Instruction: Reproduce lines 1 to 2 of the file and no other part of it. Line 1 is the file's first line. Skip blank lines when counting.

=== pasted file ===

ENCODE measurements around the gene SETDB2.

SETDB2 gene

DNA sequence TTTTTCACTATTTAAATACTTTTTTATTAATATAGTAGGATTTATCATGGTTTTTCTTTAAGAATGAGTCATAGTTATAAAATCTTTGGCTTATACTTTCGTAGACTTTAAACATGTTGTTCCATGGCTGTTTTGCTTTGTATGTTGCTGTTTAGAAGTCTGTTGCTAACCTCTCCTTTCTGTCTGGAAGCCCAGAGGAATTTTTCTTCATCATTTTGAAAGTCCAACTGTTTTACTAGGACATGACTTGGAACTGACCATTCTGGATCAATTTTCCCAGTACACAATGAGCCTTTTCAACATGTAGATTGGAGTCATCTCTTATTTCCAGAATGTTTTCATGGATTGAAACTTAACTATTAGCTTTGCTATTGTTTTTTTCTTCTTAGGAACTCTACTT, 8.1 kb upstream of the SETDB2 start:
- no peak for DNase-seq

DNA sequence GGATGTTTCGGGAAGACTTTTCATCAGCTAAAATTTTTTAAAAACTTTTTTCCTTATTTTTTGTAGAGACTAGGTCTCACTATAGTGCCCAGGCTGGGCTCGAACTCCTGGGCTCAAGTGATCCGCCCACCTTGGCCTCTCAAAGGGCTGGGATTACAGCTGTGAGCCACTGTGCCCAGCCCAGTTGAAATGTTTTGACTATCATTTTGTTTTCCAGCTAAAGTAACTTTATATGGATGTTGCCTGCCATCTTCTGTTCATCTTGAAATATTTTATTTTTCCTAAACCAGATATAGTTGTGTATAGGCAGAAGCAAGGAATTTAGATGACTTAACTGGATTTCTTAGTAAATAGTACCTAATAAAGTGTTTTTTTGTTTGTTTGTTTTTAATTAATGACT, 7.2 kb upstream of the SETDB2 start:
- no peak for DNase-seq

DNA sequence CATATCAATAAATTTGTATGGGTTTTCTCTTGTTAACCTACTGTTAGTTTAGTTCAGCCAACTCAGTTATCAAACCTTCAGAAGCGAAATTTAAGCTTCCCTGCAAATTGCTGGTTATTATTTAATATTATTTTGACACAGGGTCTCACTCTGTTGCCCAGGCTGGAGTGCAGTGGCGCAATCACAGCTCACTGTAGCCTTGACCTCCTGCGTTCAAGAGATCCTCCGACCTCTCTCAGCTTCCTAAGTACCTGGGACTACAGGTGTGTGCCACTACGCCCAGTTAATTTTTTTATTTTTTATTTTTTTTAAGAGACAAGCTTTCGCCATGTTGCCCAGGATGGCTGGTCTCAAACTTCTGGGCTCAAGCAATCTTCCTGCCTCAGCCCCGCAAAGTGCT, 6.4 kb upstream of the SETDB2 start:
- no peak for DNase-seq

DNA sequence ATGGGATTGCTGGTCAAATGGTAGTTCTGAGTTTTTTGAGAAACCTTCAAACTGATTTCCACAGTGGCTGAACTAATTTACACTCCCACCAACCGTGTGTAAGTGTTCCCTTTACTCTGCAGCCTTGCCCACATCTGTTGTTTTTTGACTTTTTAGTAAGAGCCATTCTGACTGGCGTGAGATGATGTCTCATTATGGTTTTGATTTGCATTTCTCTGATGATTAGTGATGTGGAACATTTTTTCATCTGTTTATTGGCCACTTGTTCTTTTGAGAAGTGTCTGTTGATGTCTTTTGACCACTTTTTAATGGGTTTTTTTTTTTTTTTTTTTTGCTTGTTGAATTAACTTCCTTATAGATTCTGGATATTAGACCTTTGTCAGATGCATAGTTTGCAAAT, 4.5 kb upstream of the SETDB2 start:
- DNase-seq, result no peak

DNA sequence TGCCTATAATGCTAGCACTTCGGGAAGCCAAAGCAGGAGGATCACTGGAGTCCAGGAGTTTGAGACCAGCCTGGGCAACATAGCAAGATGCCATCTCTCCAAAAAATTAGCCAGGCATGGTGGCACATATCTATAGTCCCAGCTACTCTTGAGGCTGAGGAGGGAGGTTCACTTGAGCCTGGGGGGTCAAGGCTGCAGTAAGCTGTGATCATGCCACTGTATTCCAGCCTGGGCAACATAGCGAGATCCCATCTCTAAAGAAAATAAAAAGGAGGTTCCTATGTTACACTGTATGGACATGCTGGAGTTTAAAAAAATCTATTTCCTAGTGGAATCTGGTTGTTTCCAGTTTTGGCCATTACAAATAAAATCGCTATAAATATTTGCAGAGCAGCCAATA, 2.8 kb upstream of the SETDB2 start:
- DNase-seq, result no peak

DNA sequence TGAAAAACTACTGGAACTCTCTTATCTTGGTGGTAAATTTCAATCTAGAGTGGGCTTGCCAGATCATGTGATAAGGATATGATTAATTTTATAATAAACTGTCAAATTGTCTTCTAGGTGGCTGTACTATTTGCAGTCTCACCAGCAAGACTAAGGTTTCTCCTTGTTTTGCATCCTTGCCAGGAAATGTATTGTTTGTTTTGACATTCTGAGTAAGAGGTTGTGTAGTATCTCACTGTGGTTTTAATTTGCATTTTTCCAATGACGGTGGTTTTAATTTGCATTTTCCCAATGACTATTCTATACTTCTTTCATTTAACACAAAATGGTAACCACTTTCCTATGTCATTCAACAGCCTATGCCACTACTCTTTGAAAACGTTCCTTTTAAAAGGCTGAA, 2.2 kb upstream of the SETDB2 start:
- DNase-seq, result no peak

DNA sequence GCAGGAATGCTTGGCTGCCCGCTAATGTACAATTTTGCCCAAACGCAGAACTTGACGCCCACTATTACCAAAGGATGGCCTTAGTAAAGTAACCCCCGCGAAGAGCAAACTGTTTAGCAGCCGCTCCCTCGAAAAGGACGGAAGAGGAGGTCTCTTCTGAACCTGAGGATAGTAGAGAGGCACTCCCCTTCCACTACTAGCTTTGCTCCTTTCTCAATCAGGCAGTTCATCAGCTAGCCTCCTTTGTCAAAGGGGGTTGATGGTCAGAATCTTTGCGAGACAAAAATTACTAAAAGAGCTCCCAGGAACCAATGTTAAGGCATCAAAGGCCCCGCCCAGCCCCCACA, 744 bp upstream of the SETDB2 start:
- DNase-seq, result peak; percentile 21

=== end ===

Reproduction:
ENCODE measurements around the gene SETDB2.

SETDB2 gene